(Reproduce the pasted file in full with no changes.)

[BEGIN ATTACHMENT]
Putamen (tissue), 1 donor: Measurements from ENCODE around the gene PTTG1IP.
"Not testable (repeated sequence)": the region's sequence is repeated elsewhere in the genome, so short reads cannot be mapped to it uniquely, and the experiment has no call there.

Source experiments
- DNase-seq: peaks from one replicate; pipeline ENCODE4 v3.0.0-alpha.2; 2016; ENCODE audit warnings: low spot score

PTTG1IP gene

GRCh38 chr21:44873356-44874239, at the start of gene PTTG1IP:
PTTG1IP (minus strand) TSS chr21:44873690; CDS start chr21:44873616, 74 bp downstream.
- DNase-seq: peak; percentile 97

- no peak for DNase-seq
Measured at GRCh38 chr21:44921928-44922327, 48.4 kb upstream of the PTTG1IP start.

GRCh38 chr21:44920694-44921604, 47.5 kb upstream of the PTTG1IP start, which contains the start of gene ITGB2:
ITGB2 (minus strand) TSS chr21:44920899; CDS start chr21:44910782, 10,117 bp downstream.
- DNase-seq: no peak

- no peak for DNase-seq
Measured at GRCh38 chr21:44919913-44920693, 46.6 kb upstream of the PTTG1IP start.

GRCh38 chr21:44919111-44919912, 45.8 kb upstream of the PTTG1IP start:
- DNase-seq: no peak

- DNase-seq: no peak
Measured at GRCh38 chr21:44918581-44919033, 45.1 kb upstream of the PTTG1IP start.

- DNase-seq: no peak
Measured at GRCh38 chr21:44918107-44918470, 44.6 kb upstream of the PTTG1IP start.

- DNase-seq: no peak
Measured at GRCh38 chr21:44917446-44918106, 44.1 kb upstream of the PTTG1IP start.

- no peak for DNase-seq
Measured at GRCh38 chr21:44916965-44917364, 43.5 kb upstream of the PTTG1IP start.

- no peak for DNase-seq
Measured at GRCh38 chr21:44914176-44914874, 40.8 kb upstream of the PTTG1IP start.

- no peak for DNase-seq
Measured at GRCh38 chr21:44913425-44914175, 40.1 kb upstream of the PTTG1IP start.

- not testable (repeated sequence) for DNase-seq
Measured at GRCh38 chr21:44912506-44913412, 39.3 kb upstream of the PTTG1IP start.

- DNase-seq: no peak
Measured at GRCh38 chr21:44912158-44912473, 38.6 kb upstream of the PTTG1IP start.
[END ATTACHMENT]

Putamen (tissue), 1 donor: Measurements from ENCODE around the gene PTTG1IP.
"Not testable (repeated sequence)": the region's sequence is repeated elsewhere in the genome, so short reads cannot be mapped to it uniquely, and the experiment has no call there.

Source experiments
- DNase-seq: peaks from one replicate; pipeline ENCODE4 v3.0.0-alpha.2; 2016; ENCODE audit warnings: low spot score

PTTG1IP gene

GRCh38 chr21:44873356-44874239, at the start of gene PTTG1IP:
PTTG1IP (minus strand) TSS chr21:44873690; CDS start chr21:44873616, 74 bp downstream.
- DNase-seq: peak; percentile 97

- no peak for DNase-seq
Measured at GRCh38 chr21:44921928-44922327, 48.4 kb upstream of the PTTG1IP start.

GRCh38 chr21:44920694-44921604, 47.5 kb upstream of the PTTG1IP start, which contains the start of gene ITGB2:
ITGB2 (minus strand) TSS chr21:44920899; CDS start chr21:44910782, 10,117 bp downstream.
- DNase-seq: no peak

- no peak for DNase-seq
Measured at GRCh38 chr21:44919913-44920693, 46.6 kb upstream of the PTTG1IP start.

GRCh38 chr21:44919111-44919912, 45.8 kb upstream of the PTTG1IP start:
- DNase-seq: no peak

- DNase-seq: no peak
Measured at GRCh38 chr21:44918581-44919033, 45.1 kb upstream of the PTTG1IP start.

- DNase-seq: no peak
Measured at GRCh38 chr21:44918107-44918470, 44.6 kb upstream of the PTTG1IP start.

- DNase-seq: no peak
Measured at GRCh38 chr21:44917446-44918106, 44.1 kb upstream of the PTTG1IP start.

- no peak for DNase-seq
Measured at GRCh38 chr21:44916965-44917364, 43.5 kb upstream of the PTTG1IP start.

- no peak for DNase-seq
Measured at GRCh38 chr21:44914176-44914874, 40.8 kb upstream of the PTTG1IP start.

- no peak for DNase-seq
Measured at GRCh38 chr21:44913425-44914175, 40.1 kb upstream of the PTTG1IP start.

- not testable (repeated sequence) for DNase-seq
Measured at GRCh38 chr21:44912506-44913412, 39.3 kb upstream of the PTTG1IP start.

- DNase-seq: no peak
Measured at GRCh38 chr21:44912158-44912473, 38.6 kb upstream of the PTTG1IP start.